How Practicing Self-Compassion Can Lead To Enlightenment

Self-compassion allows you to meet life with an open-heartedness, and a tolerance that allows you to fully enjoy your successes and better manage the mistakes. It doesn't eliminate the pain, or change the reality of the experience, but it helps you move through it easier.

Here's how self-compassion works …

Say you missed a work deadline. That's a pretty serious offense in my business. Not only did you not plan your time well but you kept others waiting and held up the project. You feel embarrassed and disappointed and all that is heavy to carry around. But don't smack yourself upside the head; be proactive and patient with yourself.

Take a moment to look at what went wrong. Perhaps you overcommitted. Acknowledge your error. Note what you can do to keep it from happening again, and then accept your humanity. Heck, we all blow it once in a while.

Not only does this process feel better, it frees you up to do better. When we start judging ourselves harshly, we get caught up in the bad feelings and have a hard time accurately identifying what went wrong. We're apt to repeat our mistakes. Self-compassion allows you to take care of the situation and your own emotional needs without crumbling under the pressure and pain of it all.

"This way, you are able to take more responsibility for past mistakes and at the same time be less distressed about them," Neff says, "because you know it's okay to be imperfect and you don't have all these expectations of yourself to be otherwise."

This breeds self-reliance. You become less dependent on your husband or partner or mother, or the others in your life to boost your Ego and take care of your emotional needs when things go haywire. You are also more confident that you can cope with future setbacks, so you are willing to saddle up and try again.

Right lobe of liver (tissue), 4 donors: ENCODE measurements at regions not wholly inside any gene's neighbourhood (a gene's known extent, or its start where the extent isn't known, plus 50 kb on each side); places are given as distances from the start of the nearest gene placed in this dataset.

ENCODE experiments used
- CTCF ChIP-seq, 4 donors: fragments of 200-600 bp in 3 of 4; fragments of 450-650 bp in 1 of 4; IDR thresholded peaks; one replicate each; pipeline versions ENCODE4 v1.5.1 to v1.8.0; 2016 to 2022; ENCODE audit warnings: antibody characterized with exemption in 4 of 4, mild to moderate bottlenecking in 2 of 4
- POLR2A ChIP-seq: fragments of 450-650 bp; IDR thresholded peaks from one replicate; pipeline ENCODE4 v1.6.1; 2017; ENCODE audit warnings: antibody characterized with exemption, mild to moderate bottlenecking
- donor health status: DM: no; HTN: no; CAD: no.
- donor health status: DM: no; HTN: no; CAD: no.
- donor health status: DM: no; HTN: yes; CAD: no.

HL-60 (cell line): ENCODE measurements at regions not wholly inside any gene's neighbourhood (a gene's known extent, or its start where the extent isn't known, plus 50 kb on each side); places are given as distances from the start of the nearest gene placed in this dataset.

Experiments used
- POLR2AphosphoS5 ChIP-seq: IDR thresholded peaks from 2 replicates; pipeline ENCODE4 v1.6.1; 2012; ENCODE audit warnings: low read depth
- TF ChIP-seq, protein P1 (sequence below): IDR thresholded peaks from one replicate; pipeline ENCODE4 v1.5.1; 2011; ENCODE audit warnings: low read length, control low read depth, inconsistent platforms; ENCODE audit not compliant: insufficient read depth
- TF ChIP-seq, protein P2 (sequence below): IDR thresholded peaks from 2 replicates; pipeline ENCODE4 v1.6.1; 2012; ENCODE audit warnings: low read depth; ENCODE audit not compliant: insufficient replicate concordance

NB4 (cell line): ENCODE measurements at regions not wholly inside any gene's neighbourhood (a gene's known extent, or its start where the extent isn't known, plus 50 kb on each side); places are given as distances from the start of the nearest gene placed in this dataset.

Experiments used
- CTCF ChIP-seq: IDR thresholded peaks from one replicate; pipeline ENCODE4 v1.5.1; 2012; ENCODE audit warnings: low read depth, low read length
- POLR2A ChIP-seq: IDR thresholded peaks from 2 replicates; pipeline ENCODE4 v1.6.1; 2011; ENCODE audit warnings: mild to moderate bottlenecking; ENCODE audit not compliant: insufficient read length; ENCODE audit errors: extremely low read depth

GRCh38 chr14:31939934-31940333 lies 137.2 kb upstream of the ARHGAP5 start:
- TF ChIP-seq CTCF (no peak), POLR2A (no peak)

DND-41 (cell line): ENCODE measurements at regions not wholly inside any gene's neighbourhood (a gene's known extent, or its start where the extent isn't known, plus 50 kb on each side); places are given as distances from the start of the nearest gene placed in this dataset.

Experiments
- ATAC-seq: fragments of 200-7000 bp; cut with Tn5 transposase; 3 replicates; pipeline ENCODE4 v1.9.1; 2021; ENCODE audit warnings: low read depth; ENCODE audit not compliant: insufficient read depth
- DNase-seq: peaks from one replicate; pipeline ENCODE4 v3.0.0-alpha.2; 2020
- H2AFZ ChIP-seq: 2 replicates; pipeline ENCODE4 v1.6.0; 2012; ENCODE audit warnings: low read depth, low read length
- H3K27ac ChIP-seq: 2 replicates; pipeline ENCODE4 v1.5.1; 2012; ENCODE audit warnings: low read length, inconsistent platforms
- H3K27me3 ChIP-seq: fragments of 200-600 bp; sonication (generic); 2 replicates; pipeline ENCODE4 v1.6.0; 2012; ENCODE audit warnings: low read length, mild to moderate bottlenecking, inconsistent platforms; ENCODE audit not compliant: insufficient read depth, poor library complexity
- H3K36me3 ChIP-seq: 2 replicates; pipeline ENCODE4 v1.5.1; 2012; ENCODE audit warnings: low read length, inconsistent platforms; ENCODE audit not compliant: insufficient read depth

Self-compassionate people tend to be "productive people who accomplish their goals more often and behave more responsibly," according to research by psychology professor and researcher Mark Leary.

To ramp up your own reserves of self-compassion then, you could channel Stuart Smalley and repeat, "I'm good enough. I'm smart enough. And doggone it, people like me." Or you could use the tips below …

3 Quick Tips For Self-Compassion:

1. Notice self-talk.

Stop and write down verbatim what those inner voices are saying. Often we're unconscious to what we say to ourselves, yet the words and sentiment can be damaging. To break this cycle of self-sabotage have a heart-to-heart with those inner voices and get clear on what you're saying to yourself.

2. Cultivate kindness.

We're good at doing this for others. We fill in for a friend when she can't make the meeting, and we are quick to encourage others. Now give a bit back to yourself. Each day do three things consciously to nurture your body and soul.

3. Respond to every single negative emotion with compassion.

You're not going to turn into some slacker if you lighten up a bit. Imagine what you would say to a friend who blows it, then say it to yourself.

Instead of "That was a dumb suggestion I made at the management meeting," go with something a little less bitchy and a bit more benevolent like, "Oh well, honey, yes, I'm talking to you; I know you were working hard to come up with a good solution to that problem. We all have moments where we say less-than-perfect things. Don't worry about it. Something better is bound to come when you have a little more time to think."

Oh, and one more thing, don't slam yourself for not being self-compassionate enough. Seriously. I know how you work — I do it, too. Self-compassion is a skill to be learned. With practice, you'll get better at it.

This post is excerpted from Polly Campbell's most recent book Imperfect Spirituality: Extraordinary Enlightenment for Ordinary People published by Viva Editions Copyright © 2012.

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